Social media ‘twisting’ of news, says Gove

Michael Gove, has hit in the form of social media “corrupts and distorts the” policy of reporting and decision making after a row over animal welfare.

The environment secretary said that the attacks against the Deputies through a vote on the EU legislation on “animals,” “perception,” “absolutely wrong”.

The Commons vote sparked protests and social media campaign backed by high-profile figures, such as Ben Fogle.

The browser has apologized for the publication of “misleading thread”, but defended the exchange of information on “reports”.

Last week Mps voted not to incorporate part of an EU treaty, the recognition that the animals could feel the emotion and pain in the EU the Withdrawal of the Bill.

End of the post to Twitter by @Benfogle

Green party co-leader Caroline Lucas had presented the amendment to the draft law of the EU, which have been transferred to the EU protocol on sentient beings – the capacity to experience feelings – in the right internal.

But the ministers argued that the recognition of animals’, the perception that already existed in the legislation of the united kingdom and the Deputies rejected the amendment.’Raw and authentic’

Mr Gove told BBC Radio 4 programme Today: “In the social networks there was a suggestion that, somehow, the Deputies had voted against the principle that animals are sentient beings, that did not happen, that is absolutely wrong.”

“There is an unfortunate trend now for people to believe that the raw and authentic voice of what is shared on social media is more reliable than what is said in Hansard or on the BBC.

The legislation of the united kingdom “to recognize animal feelings’

“More than that, there is a special concern in any way, the belief that somehow outside of the European Union of the democratic institutions can’t do better than we did in the EU. We have to challenge both points.”

He said that the Parliament was “an effective and strong institution that can guarantee the protection of human rights and the rights of animals”.

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“We also have to stand up against the way in which the media corrupts and distorts both the reporting and the decision making… it Is important that all of us do that, and that some of those who shared some of these messages in social media have been generous enough to acknowledge … that they may unintentionally pass these messages”.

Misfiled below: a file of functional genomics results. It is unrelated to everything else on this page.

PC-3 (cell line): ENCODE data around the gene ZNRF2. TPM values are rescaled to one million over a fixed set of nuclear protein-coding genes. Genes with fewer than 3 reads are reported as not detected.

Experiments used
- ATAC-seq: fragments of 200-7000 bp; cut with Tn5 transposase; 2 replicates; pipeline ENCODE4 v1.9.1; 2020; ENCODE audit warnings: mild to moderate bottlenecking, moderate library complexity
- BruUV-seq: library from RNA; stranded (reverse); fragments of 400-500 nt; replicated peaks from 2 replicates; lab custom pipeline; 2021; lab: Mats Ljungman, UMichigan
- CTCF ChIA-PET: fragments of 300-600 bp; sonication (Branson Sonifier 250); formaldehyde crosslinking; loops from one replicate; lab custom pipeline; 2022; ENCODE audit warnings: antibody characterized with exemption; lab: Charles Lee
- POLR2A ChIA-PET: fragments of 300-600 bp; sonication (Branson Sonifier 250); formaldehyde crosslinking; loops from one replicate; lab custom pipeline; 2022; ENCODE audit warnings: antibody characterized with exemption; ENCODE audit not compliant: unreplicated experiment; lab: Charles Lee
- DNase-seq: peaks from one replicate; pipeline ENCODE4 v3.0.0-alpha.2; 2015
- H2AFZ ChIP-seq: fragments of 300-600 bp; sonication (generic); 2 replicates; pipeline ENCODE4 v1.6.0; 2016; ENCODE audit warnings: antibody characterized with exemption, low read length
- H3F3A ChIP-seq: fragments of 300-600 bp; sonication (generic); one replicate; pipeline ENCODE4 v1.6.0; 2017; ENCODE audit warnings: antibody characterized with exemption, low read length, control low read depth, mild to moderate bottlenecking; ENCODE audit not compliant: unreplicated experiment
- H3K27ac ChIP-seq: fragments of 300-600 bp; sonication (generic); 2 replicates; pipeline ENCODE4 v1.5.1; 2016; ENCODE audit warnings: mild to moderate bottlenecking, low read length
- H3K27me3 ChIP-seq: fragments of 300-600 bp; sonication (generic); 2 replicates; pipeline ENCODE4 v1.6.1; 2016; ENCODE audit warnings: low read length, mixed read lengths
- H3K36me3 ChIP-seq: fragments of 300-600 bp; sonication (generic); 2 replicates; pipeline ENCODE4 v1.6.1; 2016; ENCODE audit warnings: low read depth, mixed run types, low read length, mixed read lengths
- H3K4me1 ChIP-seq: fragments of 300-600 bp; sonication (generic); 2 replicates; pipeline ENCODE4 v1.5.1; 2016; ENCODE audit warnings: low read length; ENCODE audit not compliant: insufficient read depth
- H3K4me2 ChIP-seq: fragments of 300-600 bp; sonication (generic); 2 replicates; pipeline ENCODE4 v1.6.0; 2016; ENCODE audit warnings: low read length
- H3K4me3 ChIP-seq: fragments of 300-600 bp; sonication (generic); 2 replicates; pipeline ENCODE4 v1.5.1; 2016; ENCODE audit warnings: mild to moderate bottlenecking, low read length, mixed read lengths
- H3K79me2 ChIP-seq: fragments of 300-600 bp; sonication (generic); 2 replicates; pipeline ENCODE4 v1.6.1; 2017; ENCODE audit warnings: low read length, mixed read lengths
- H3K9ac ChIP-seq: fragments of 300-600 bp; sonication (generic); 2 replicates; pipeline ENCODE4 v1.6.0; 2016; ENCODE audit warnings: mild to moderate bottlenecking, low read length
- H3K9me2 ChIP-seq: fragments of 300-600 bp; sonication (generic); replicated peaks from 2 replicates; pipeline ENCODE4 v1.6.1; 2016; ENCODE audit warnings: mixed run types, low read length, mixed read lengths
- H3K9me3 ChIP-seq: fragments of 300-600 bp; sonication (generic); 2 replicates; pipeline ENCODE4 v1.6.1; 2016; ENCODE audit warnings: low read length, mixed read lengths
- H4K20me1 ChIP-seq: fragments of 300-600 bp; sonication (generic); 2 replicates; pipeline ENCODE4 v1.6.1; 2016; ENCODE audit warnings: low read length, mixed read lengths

Among others who shared the material published by the campaign groups that criticized the Deputies were the comedian Sue Perkins, and the Countdown host Rachel Riley.


Image Copyright @sueperkins
@sueperkins

Mr Fogle said he accepted the government’s arguments, but insisted that it was not only users of social media to spread inaccurate reports, noting that a large number of newspapers published stories based on the same information.

Final Twitter post 2 by @Benfogle

Mr Gove said there would be a “gap” in the animal welfare provisions as a result of the voting, once the uk left the EU, because the uk “to ensure that we have greater protection written in the law”. He argued that the EU legislation was “poorly designed” and said that there was “no way in which animal protection can be diminished in any way, in any form or in any form”.

But Ms Lucas said that the government had been “backpedalling” from the vote: “What I said in the house was that they had no need to have an account of my amendment, because this principle of sentience animal was already recognised in uk legislation in the Animal Welfare Act 2006.

“Now that is totally false, wrong and I am very pleased that in the last 24 hours, Michael Gove, and others have been quickly backpedalling and admit that that is not true.”

And David Cameron’s ex-communications director, suggested Mr Gove to reflect on the impact of social media during the referendum of the EU – in which he was a passionate Out of the activist.

End of the post to Twitter by @CraigOliver100

British Veterinary Association senior vice president Gudrun Ravetz said to the BBC that there was a “big difference” between Article 13 of the EU protocol, which laid a duty of the state to pay full regard to the welfare of animals in the formulation and implementation of policies, and the laws of the uk, the 2006 Animal Welfare Act, which put the duty of the owner.

The first was “explicit” about “animal sentience”, the latter was only “implied, about the perception of animals and the vertebrates,”.

“That is a very important principle, we have a duty to animal welfare to the owner and the porter under the Animal Welfare Act, and that it will continue, but what we want to see is that the duty of the state”, he added.

Mr Gove was a relatively late convert to social media, just join to Twitter in June 2016, after he was fired as a minister by Theresa May.

But he has continued to tweet from the meeting with the cabinet this summer.

Hansard is the name given to the daily verbatim transcripts of parliamentary debates in the city of Westminster, that they have been officially printed since 1909 and that are available online also.